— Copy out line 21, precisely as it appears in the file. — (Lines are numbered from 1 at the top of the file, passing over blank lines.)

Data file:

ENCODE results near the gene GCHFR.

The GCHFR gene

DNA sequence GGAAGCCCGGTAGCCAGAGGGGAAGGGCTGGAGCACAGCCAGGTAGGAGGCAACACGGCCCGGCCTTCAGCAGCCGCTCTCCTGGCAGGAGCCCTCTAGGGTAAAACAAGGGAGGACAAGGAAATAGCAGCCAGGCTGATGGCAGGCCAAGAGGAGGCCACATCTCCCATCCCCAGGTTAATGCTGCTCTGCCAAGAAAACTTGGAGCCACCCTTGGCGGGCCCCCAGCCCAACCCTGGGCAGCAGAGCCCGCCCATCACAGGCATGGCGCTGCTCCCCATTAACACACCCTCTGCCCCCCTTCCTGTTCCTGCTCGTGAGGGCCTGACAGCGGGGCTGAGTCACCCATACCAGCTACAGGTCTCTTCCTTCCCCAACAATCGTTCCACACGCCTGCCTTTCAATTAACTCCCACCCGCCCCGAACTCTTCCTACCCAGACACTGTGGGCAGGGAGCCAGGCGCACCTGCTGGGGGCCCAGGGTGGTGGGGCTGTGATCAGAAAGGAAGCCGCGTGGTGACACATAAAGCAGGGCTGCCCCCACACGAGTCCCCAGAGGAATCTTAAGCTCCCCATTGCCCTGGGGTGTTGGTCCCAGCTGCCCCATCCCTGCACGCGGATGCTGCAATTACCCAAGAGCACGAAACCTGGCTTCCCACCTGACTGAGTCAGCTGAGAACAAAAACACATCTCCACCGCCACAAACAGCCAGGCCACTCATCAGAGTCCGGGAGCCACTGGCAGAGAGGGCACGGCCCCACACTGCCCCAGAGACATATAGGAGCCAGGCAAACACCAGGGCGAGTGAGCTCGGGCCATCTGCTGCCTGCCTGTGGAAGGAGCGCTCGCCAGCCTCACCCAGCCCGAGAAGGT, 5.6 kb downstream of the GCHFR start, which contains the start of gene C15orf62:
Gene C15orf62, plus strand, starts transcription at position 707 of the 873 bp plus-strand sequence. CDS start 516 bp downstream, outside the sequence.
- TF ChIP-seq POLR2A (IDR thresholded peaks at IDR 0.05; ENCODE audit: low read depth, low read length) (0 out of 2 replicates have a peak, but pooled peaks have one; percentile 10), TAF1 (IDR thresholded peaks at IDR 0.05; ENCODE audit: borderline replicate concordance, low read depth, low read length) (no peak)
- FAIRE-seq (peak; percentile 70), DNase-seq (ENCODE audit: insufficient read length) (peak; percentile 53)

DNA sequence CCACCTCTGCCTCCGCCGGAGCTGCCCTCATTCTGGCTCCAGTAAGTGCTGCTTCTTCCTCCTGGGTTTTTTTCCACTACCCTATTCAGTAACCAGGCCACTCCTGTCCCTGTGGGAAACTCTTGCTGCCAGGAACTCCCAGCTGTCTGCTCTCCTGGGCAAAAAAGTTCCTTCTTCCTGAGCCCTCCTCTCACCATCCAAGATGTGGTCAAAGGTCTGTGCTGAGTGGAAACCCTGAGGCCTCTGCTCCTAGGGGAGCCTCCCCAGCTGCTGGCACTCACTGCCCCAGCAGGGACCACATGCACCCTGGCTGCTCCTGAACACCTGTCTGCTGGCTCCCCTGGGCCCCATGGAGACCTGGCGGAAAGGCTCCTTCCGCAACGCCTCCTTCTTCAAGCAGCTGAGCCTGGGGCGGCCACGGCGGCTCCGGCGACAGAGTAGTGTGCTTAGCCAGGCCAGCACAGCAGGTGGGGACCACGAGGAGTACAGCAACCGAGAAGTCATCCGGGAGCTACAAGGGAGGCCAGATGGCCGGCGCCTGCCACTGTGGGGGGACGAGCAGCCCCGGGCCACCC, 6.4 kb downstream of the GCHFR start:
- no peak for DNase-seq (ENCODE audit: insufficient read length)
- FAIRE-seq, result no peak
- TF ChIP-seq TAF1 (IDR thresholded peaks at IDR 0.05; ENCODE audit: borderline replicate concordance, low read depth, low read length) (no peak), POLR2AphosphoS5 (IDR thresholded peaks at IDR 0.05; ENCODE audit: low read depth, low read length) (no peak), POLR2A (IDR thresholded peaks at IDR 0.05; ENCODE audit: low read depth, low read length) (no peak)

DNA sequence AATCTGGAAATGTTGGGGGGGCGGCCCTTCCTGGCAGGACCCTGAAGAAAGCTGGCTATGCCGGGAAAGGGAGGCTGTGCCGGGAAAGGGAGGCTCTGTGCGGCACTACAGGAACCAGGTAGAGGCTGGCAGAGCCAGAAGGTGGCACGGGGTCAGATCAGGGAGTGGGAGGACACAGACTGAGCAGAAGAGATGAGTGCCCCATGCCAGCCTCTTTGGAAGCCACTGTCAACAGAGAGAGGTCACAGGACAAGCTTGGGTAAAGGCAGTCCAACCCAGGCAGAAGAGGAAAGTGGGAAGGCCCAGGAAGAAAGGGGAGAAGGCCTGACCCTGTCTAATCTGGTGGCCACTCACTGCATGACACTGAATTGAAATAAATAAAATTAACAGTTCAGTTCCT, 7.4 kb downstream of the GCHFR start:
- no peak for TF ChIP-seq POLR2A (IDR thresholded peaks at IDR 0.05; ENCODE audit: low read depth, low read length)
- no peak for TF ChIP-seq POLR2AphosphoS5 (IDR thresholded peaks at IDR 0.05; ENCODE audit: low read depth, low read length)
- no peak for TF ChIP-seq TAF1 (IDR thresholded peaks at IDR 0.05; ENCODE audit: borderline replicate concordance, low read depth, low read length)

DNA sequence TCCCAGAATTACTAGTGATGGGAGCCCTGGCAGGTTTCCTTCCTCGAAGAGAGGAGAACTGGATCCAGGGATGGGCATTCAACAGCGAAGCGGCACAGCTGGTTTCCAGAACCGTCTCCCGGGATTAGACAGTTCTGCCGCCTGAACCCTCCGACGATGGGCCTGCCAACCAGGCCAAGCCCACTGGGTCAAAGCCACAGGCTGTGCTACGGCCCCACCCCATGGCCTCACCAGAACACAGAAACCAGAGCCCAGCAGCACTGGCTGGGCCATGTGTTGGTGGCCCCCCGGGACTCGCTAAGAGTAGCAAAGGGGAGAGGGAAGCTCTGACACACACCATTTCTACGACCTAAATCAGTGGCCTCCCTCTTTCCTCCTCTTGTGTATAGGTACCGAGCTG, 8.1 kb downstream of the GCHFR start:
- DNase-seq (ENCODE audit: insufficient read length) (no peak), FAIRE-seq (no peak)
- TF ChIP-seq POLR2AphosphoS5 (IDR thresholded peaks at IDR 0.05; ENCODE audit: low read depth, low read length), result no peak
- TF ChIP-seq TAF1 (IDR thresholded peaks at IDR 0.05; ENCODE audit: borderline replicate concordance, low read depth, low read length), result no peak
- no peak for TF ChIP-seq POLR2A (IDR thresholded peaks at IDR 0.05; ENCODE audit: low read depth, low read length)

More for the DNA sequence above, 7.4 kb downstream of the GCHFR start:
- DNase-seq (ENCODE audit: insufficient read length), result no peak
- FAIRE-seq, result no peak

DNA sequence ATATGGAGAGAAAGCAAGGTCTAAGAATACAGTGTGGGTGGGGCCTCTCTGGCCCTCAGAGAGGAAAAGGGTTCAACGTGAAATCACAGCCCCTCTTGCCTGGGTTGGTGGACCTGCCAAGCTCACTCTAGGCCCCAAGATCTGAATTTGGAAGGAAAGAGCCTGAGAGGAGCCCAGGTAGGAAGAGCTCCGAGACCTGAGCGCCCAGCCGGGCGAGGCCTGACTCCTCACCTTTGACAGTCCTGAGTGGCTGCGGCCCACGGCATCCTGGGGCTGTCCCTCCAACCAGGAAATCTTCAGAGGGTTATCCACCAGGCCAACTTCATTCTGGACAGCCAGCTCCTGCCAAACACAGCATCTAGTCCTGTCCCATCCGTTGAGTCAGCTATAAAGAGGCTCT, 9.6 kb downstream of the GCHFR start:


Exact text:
- DNase-seq (ENCODE audit: insufficient read length), result no peak